I’ve always believed that making video games is harder than making art. With art you’re allowed to be deliberately awkward, but if you take that approach with games then the player simply loads up another game. They are a brutal audience.
However, I think I’ve been wrong all this time. David Cross, a Wellington artist, kindly informed me that art has to draw people in, just the same as video games do. However, most art still has very strict “do not touch” signs on it, which I loathe when it comes to sculptures – if I can’t touch a sculpture then it’s only half the experience it should be.
But David’s work demands you touch it; he creates big interactive installations using the same construction methods as bouncy castles! Enjoy his work here.
If you’re going to learn how to use a piece of software you really need a project in mind. It doesn’t matter how ridiculous the project is, as I will demonstrate.
Here you find the first ever thing I made in Flash, except for the tutorials that I followed to learn the basics. Always follow the tutorials, there’s really not point flailing around on your own just out of ‘self taught’ principle and pride.
I already had an idea for a ball that would make different sounds depending on which part of it hit the wall, or floor, or friend’s head. My basic thinking was simple – I wanted to create a toy that would drive parents crazy.
I didn’t ever get around to making a prototype of the Beat Ball, despite accruing a store of little electronic devices that I could butcher and plunder for their switches and buzzers, so I don’t really know whether it was a good idea or not.
Still, it helped me to learn Flash, which has proven to be an awesome ally over the years.
Down under, in these parts, McDonald’s is currently running an ad where a guy stands around holding a cack burger in one hand and does manly stuff with the other hand, although one obvious scenario is omitted. This is not a comment on the terrible hours some folk have to work without food or toilet breaks. No, it is a jovial love letter to the beautiful design of the humble sandwich. Legend has it that Lord Sandwich invented his eponymous snack when his troops didn’t have any plates, or something like that. I can’t really remember the story, if only for the fact that it seems to be too good a tale to be true; I find it hard to imagine that one man can be credited with inventing the obvious action of ramming stuff between two bits of bread. Although, everything has to be invented at some point, there was once a time before the Spork, so perhaps it is true.
Regardless of the verisimilitude of this creation story (Sandwich Preacher: “And the Lord took up ham that had fallen on the floor, and bread that was just sliced and lo, he place’d the ham betwixt the bread and spread on the Branston, spicing us with life”) there is no doubting that the sandwich is a true triumph of convenience food design, engineering and consumption.
Unfortunately, like all good design, it can be undone.
I shall not speak of the open sandwich, for it speaks for itself.
However, even the closed sandwich can be hobbled by man’s inability to leave something good and pure, well alone. I have a big mouth, I can bite clean across a club sandwich without much trouble. However, I recently came across some burgers that bugger with the sandwich formula through a process of sheer gluttony.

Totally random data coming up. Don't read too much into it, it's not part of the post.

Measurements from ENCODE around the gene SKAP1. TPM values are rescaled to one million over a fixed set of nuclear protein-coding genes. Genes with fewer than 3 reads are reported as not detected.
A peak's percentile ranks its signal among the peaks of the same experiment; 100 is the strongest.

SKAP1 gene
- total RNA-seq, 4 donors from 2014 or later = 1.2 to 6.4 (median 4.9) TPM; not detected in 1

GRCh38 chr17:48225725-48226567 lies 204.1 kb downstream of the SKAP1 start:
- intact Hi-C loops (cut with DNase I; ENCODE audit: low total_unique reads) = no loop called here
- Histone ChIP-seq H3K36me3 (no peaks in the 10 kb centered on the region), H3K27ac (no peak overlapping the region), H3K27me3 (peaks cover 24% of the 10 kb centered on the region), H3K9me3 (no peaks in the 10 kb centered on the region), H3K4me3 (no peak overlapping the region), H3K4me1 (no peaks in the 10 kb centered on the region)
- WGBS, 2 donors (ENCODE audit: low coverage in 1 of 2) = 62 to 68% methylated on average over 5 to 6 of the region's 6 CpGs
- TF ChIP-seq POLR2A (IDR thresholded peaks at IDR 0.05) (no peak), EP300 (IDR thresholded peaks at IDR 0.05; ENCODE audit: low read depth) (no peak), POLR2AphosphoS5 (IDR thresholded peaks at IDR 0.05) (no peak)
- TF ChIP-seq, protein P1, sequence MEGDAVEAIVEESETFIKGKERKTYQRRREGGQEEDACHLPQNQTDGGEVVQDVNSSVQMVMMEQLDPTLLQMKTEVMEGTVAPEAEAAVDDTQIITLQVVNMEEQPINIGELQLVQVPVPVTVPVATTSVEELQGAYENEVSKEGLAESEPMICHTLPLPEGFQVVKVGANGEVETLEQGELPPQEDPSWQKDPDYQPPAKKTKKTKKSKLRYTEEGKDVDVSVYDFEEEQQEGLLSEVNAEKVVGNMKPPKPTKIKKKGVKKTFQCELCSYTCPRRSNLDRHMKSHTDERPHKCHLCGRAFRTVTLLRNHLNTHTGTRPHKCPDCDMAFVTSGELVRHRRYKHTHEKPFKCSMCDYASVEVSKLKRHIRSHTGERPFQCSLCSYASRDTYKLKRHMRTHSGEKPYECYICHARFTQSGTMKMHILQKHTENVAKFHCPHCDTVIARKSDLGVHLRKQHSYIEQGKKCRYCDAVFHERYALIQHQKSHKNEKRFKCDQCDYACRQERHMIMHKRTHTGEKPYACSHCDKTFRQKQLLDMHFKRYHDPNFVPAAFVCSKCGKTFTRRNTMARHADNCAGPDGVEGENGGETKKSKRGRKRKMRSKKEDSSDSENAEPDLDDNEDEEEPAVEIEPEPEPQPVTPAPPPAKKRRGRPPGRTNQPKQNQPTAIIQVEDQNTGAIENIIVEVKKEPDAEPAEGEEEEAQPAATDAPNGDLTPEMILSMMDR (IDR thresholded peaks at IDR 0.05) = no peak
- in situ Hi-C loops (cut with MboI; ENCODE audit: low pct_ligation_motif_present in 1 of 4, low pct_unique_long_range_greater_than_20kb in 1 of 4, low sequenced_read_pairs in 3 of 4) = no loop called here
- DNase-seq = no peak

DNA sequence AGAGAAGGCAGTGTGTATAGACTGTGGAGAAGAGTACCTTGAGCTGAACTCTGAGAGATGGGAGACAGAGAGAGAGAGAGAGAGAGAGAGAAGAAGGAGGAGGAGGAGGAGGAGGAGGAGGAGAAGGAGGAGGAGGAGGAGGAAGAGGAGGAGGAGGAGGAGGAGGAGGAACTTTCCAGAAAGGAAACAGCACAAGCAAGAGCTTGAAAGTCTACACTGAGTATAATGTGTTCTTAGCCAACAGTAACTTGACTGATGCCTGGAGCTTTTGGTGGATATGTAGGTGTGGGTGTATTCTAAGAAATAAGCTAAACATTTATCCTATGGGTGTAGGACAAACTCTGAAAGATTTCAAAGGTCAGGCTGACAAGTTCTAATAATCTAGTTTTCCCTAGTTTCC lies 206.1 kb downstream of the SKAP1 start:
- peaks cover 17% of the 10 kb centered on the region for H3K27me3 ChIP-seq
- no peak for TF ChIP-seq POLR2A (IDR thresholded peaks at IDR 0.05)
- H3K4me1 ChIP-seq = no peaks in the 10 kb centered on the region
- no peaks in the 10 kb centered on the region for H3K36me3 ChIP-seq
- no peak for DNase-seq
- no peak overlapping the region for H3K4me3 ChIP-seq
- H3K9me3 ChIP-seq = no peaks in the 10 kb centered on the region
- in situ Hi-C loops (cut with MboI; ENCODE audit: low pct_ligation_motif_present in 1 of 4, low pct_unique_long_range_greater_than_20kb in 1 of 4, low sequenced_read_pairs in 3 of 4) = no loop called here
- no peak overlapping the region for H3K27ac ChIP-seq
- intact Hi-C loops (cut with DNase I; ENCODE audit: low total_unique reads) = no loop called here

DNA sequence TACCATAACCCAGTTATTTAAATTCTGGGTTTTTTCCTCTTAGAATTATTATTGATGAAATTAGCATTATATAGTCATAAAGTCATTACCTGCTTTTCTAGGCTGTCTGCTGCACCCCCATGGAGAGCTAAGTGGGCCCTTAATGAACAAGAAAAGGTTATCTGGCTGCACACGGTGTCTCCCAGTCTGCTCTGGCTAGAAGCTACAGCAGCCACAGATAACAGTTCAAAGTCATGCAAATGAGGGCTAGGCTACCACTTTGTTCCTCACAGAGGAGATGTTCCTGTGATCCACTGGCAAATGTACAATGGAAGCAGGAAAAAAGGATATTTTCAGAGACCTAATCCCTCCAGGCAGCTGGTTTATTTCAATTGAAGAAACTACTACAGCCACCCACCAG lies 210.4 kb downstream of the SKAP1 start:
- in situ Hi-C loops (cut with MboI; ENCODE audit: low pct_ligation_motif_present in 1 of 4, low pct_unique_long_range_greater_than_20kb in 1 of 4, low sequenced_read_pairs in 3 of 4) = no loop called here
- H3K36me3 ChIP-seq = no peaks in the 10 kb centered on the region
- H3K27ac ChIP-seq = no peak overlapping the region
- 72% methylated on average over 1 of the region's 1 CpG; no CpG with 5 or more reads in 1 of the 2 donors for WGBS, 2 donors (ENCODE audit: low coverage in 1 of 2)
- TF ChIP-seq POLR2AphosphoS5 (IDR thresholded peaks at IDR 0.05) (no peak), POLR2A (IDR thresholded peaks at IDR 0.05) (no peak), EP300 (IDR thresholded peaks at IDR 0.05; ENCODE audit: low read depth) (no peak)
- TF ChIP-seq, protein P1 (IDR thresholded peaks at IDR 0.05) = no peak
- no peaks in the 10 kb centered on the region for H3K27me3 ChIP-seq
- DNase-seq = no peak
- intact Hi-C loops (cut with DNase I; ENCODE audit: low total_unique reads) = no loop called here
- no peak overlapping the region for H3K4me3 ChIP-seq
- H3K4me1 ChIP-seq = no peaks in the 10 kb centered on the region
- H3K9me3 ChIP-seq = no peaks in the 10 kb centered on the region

The Heart Attack Grill (HAG for short) sells burgers in several sizes, see if you can work out the formula for their naming convention. The Single Bypass Burger looks like it can be held with one hand, as a good sandwich should be. I think those with big hands could possibly get a grip of a… can you guess what it will be called… Double Bypass Burger, although I think it would be messy, which is a slap in the face to the functionality of this awesome snack. After that the whole idea of convenience seems to be booted out of the building, down the street and into a large corporation, where it learns how to move slowly and wreck things. The Tipple Bypass Burger is tall, but the… what could it be… Quadruple, that’s right, Bypass Burger has scaffolding, constructed by grease drenched Doozers from Fraggle Rock (looking like John Wayne in a miniature remake of Hellfighters), to keep it together.
I should be angered by such ridiculous bathing in the questionable pleasures of heart disease, but really, it’s just the damage to the reputation of the sandwich that narks me. That and the fact that I have found myself coming out in favour of a McDonald’s cack burger. Dum dum dum dum dum… Not Lovin’ It.
One thing I should have mentioned in my last post is how sad I find it that Freddie Mercury is no longer with us. It’s not just sad because he died fairly young – 45 seems younger and younger to me as the years roll by. Nor because he was a unique talent, both as a song writer and performer. And it’s not even because of that truly embarrassing moment where David Bowie crashed to his knees and said the lord’s prayer at the tribute concert, which could have been averted with a lack of Mercury’s demise.
No, I find it sad because both the opening and closing ceremonies of the 2012 Olympics would have been the best ever, if he was still alive. The organisers would simply have to get Queen perform for 3 hours for both the opening and closing ceremonies and the job would be done. No one would debate the quality, it would be a known fact that the best ever show on earth had just been put on, every Olympic city thereafter would feel humbled and it would be quite cheap.